Connecticut Opens Sunday Liquor Sales

With approval from the Senate and Governor Malloy promising a signature, the bill will become law.


The days of not being able to purchase alcohol on Sundays in Connecticut will soon be a thing of the past.

After about an hour of debate, the Senate passed yesterday a much-talked-about bill that permits the sale of alcohol, beer and wine on Sundays, according to the Hartford Courant.

The bill passed 28-6, with the six no votes coming from Republicans, the Courant reports.

The bill is one way , which has been in the midst of a budget deficit crisis for the past few years as the U.S. economy works its way out of the Great Recession.

Not all legislators were sold on that, though.

The Courant quotes Deputy Republican Leader, state Sen. Len Fasano — who voted against the bill — as saying, in part:

"I'm going to vote no because I think it's going to hurt small businesses. ... With all due respect, it's not going to be a revenue driver to any significant degree.''

On the other side, a group called End CT Blue Laws, comprised of organization like the Connecticut Beer Wholesalers Association and the Connecticut Food Association, supported the bill and , playing up the convenience factor.

Under the new law, Sunday sales will be permitted from 10 a.m. to 5 p.m. 

Jaimie Cura (Editor) May 02, 2012 at 05:12 PM
Chef Frank left this comment on our Facebook page: "Don't even let me get started on this! Passing the changes to the liquor laws, as is, gives an unfair advantage to the "big box" stores (that the bill will allow to sell liquor and beer) because they will be able to take advantage of huge discounts (100+ cases of a single item at a time) that the smalll, neighborhood stores won't be able to take advantage of. Because minimum pricing will still be based on wholesale cost, the large stores can sell an item retail at a price lower than the small stores can buy from the wholesaler. This will be the end of the "Mom and Pop" package stores in Connecticut. The Sunday sales probably won't do much for gross revenues for the average store, except in the border towns next to states who sell liquor on Sundays - otherwise, people may skip liquor shopping on a Saturday (or Friday) and wait until Sunday - and even then, it will still be cheaper to go over the border for booze since the taxes in the neighboring states are less than in CT. The Sunday Sales change was nothing more than a way to get the public behind the bill that many of the large discount big-box stores were lobbying for, because it finally lets them tap into the liquor market in the state. This change, taken in its entirety, is very anti-small business and will drive many stores out of business." https://www.facebook.com/WoodMiddPatch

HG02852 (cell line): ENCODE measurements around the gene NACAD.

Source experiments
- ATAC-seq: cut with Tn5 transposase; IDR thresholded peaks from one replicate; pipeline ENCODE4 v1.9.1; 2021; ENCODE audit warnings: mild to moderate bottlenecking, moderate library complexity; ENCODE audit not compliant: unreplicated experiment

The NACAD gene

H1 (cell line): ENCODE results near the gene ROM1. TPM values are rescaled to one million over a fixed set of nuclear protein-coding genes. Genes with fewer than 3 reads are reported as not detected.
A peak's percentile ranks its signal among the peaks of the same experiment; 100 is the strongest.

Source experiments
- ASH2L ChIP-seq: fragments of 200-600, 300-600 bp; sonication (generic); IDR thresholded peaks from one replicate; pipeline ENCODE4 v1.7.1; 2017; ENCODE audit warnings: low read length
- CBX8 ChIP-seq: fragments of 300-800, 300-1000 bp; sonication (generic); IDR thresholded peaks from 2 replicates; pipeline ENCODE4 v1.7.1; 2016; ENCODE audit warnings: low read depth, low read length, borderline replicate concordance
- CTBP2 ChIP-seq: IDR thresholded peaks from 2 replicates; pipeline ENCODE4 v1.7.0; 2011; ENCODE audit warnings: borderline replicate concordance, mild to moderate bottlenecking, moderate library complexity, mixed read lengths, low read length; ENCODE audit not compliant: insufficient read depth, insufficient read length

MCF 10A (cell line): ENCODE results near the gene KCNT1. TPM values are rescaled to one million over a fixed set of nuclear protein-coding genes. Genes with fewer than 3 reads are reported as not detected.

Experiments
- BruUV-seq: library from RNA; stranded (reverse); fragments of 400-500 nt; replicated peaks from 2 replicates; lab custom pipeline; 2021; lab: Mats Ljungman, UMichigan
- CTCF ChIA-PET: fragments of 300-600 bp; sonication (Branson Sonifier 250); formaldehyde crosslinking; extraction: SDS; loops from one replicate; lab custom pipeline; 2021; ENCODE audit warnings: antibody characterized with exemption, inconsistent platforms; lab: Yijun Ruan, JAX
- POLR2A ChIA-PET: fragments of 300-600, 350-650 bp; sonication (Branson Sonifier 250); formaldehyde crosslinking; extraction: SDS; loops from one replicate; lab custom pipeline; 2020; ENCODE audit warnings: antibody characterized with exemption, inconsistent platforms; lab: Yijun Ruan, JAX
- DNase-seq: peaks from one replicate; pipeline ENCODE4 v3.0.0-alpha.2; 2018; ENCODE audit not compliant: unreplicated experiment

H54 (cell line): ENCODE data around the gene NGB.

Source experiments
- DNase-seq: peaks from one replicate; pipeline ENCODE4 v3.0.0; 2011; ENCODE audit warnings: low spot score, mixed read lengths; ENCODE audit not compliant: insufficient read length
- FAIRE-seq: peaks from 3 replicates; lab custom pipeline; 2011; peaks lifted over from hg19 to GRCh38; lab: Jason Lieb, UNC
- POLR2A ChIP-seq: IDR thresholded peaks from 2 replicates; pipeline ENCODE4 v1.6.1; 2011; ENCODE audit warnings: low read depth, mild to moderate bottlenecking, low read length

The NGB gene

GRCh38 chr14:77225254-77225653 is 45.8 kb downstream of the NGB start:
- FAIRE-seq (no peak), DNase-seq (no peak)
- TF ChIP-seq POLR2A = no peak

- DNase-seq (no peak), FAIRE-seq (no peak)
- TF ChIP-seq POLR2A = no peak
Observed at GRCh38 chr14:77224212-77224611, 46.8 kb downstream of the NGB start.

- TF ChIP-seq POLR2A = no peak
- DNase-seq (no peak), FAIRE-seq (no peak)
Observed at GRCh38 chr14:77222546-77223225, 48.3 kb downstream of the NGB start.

Jaimie Cura (Editor) May 02, 2012 at 10:03 PM
And a response to Frank's comment from Sean Political Page Murphy: "Chef Frank is right. The state has sanctioned monopolies due to the mindset that government has a right to pick winners and losers." https://www.facebook.com/WoodMiddPatch
dave May 04, 2012 at 08:41 PM
plain and simple, the people who are going over the border on sundays to buy liquor are also doing it every other day also, because it is cheaper. people living nears the borders are also buying their gasoline in other states also. thats cheaper too, because of the tax burden good ole danny boy has imposed on the state. also, bar receipts will be down on sundays because of this. if danny really wanted to raise liquor and gas sales, he would drop out tax beneath those of massachussetts and rhode island and get their people to come here. but you know danny knows best for everyone.
Frederick Wasser May 07, 2012 at 08:08 PM
I mourn the demise of a blue law. We should stop living the 24/7 life. It is going to kill all of us in the end. Frederick Wasser
Jaimie Cura (Editor) May 07, 2012 at 11:14 PM
Chef Frank wrote on Facebook: "Say good-bye to the neighborhood package store!" https://www.facebook.com/WoodMiddPatch
Ric Vargoshe May 08, 2012 at 11:23 PM
Dave, You are 100% correct!


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